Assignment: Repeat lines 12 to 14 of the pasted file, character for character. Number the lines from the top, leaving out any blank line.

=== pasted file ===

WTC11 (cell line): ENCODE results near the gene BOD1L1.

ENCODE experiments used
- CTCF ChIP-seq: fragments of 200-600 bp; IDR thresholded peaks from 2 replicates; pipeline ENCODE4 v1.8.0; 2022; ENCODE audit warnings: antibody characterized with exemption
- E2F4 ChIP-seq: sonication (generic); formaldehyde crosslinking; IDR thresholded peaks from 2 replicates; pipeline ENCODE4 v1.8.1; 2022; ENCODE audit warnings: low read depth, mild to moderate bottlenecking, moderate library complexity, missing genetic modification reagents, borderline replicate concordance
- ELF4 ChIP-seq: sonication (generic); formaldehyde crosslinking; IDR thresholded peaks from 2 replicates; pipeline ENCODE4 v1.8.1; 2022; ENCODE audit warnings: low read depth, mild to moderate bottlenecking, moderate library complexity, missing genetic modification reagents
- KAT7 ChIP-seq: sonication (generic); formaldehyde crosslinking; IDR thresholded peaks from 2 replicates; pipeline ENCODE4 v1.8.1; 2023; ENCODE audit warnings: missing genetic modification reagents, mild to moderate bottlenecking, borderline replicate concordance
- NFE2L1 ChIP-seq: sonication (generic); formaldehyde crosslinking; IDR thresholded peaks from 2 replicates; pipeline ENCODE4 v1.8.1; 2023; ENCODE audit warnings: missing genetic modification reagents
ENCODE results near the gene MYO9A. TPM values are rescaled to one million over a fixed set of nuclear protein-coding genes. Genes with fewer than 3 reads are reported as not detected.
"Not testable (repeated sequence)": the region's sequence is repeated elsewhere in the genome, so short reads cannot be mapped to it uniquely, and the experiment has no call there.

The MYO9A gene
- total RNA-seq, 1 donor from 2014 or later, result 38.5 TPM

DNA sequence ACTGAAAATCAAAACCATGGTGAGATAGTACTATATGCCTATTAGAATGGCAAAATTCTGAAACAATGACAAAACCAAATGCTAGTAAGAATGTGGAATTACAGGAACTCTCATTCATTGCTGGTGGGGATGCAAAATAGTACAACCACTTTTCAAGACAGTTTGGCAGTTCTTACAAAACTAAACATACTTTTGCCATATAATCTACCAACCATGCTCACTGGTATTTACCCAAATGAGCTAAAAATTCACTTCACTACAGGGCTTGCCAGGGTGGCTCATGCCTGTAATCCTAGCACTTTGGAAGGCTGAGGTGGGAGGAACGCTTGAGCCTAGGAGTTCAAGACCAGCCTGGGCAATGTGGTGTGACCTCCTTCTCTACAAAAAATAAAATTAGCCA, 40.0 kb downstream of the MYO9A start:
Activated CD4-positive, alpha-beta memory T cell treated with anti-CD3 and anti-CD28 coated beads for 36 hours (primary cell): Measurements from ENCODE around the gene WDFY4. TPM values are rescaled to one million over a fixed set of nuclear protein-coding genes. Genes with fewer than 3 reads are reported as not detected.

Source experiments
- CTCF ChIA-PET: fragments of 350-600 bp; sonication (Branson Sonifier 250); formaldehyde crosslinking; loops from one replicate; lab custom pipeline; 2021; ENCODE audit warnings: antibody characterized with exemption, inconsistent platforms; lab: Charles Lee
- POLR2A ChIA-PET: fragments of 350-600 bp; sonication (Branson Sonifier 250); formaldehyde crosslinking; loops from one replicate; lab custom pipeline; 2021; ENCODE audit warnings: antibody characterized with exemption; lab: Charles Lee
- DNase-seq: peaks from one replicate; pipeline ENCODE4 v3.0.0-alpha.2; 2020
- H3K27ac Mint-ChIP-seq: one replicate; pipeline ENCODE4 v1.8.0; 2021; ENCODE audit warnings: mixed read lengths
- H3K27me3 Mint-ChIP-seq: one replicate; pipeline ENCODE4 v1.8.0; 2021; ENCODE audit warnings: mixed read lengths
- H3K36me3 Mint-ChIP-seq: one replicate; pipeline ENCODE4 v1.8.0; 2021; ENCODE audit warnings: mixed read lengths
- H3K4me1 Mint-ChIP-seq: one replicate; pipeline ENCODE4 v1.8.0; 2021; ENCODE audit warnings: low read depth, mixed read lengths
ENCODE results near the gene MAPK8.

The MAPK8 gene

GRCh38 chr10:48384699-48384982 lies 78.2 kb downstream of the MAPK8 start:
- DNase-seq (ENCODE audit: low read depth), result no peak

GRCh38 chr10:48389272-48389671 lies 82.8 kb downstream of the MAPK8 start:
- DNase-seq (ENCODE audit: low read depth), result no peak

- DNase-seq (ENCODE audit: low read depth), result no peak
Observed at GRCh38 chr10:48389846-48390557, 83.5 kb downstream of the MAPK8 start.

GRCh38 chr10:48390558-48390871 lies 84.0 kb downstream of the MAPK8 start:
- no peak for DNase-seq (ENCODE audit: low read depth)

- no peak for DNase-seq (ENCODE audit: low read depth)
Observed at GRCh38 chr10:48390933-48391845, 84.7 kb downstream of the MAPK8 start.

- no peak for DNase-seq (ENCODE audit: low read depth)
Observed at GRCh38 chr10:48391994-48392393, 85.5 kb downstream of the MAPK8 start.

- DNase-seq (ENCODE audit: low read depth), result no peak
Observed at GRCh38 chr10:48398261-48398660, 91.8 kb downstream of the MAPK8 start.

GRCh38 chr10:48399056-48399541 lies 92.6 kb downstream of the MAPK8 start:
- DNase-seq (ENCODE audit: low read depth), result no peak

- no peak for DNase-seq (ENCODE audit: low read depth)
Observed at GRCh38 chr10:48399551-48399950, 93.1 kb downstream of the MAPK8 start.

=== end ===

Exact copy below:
DNA sequence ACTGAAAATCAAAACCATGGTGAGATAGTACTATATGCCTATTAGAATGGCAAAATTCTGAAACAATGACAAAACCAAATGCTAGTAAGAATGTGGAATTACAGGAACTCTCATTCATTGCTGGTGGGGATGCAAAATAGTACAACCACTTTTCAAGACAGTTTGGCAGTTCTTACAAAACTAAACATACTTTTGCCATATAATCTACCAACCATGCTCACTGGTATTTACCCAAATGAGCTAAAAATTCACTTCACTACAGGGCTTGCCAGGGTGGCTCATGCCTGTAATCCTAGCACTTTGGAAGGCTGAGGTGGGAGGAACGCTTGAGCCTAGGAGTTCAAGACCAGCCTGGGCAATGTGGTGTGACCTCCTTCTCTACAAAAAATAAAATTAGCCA, 40.0 kb downstream of the MYO9A start:
Activated CD4-positive, alpha-beta memory T cell treated with anti-CD3 and anti-CD28 coated beads for 36 hours (primary cell): Measurements from ENCODE around the gene WDFY4. TPM values are rescaled to one million over a fixed set of nuclear protein-coding genes. Genes with fewer than 3 reads are reported as not detected.

Source experiments